All the pieces came home with me. And, while I love my work, I want other people to have it, to own it, to hang it proudly on their walls. Plus, my mission to help people couldn’t work if I wasn’t making any money. I did a few more shows throughout the years, and began selling hear and there, and refining my style, but it wasn’t until 2017, last Summer, that things really pick up for me. I was out filming some street art on a wall near my house and I noticed the Artist’s Instagram tag on it so I looked him up and told him that I dug his work and he told me that he thought my work was great too and he recommended that I contact Jeff Hamilton to see about being in one of his shows.

So I contacted Jeff and he invited me to be in his annual Street Art Fair DTLA, and I cannot tell you how much that lifted my spirit and I once again began pouring all of my energy into my art, and in the last year I have sold more pieces than I’ve sold in a long long time. And now I have another show coming up and getting attention form Dealers, Collectors, other Artists, etc… but the struggle is a life-long one. It continues.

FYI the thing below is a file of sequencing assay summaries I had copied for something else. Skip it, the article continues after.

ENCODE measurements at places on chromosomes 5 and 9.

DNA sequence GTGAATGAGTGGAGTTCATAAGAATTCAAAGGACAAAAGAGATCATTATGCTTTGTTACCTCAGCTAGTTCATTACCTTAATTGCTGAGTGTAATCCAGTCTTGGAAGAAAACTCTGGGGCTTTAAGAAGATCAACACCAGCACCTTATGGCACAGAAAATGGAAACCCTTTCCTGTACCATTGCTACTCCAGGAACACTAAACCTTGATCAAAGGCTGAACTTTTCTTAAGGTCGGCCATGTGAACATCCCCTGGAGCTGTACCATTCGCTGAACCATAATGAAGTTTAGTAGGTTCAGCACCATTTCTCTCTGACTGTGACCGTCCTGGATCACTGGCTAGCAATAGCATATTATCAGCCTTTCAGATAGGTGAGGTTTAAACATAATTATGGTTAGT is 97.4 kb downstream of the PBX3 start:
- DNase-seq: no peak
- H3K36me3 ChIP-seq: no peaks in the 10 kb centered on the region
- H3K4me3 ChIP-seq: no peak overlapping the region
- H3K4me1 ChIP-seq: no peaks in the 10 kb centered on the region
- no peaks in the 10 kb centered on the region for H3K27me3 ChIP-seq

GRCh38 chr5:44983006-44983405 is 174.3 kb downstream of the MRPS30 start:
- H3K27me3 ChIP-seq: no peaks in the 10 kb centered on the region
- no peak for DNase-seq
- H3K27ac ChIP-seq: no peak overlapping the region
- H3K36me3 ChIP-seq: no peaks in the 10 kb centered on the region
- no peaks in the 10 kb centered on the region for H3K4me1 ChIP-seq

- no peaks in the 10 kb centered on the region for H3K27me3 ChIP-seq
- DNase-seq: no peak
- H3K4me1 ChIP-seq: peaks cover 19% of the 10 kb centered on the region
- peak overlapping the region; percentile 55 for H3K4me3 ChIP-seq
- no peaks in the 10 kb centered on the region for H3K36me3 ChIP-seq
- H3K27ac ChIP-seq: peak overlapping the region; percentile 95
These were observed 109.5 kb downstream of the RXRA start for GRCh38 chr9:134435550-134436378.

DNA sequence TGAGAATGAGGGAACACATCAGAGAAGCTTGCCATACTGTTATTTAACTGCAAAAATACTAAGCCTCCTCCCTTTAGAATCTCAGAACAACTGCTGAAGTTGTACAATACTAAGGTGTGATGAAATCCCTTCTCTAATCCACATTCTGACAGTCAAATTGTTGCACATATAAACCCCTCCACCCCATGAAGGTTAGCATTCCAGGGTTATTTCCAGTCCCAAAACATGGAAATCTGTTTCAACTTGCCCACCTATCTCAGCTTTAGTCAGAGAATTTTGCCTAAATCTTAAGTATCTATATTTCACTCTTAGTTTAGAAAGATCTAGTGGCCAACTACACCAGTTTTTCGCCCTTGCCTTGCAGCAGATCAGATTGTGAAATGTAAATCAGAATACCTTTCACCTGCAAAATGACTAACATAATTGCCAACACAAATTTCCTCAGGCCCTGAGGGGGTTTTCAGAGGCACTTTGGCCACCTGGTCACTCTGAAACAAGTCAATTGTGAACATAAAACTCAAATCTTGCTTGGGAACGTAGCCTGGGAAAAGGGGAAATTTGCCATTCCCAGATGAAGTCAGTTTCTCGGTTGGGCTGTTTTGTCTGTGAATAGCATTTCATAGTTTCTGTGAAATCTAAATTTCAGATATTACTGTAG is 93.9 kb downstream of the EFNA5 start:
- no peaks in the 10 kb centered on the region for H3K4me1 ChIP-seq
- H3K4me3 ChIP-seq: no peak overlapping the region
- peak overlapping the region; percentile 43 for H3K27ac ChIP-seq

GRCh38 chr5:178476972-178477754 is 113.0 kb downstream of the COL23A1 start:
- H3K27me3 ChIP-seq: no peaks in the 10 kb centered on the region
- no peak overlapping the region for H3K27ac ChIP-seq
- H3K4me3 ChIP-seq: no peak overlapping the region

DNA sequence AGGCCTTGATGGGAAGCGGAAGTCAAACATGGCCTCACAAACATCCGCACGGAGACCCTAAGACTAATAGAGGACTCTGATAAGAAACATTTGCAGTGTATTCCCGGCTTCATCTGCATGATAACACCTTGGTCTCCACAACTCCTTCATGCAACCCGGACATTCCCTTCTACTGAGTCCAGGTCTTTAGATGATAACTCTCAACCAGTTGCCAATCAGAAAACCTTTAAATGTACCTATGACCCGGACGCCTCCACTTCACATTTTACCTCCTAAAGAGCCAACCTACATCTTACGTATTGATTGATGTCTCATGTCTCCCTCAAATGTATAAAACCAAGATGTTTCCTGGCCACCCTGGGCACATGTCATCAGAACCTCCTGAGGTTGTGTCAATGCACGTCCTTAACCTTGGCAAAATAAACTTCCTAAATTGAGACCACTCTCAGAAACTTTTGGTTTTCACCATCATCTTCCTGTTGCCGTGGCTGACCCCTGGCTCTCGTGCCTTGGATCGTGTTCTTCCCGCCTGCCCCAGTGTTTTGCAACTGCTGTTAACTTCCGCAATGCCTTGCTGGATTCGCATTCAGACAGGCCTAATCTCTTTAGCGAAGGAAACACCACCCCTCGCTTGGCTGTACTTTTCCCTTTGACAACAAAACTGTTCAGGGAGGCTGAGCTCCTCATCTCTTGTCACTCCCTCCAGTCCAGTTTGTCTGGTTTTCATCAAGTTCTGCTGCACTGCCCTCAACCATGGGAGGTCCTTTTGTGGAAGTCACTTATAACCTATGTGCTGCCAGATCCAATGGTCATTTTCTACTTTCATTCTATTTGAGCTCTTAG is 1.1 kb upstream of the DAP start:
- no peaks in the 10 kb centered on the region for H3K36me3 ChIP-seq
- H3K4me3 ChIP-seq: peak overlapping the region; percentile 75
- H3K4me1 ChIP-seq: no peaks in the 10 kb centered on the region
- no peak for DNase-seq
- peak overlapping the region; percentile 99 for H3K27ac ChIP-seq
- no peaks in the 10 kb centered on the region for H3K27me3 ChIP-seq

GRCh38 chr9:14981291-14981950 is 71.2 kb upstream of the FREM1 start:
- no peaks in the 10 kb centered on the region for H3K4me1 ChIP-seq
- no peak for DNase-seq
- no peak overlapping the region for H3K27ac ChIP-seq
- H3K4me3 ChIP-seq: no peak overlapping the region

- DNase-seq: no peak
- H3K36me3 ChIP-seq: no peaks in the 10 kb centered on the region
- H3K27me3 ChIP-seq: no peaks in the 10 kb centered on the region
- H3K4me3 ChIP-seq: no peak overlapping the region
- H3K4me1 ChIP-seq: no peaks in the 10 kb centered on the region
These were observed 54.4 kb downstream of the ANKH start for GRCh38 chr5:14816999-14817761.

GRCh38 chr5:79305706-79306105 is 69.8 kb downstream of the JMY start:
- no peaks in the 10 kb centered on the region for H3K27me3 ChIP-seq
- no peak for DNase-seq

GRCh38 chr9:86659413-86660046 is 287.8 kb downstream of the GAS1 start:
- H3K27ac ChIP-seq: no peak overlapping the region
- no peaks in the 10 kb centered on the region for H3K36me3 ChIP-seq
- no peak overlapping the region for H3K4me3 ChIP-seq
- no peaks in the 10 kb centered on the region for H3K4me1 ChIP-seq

Alright – so let’s talk business. Tell us about Ottophobia – what should we know?
Ottophobia started off as the name for my Film Production company and gradually became the name for everything that I do, but recently, since growing my fan base on Instagram, it has been more associated with my painting. I am best known for creating these large-scale paintings that are inspired by a trip to the Detroit Institute of Arts when I was about ten years old and I was blown away by all the African Art that they had.

I knew of Picasso and Van Gogh and all the other modern masters, but I didn’t know about these ceremonial Masks that the African tribes had made and they really got to me. So, now I try to recreate their spirit in a more modern context, Brighter colors, more expressionistic use of paint. That’s what I am becoming known for. I get compared to Haring, Basquiat and Picasso a lot, and I don’t mind the comparisons, but I think that I have my own unique approach.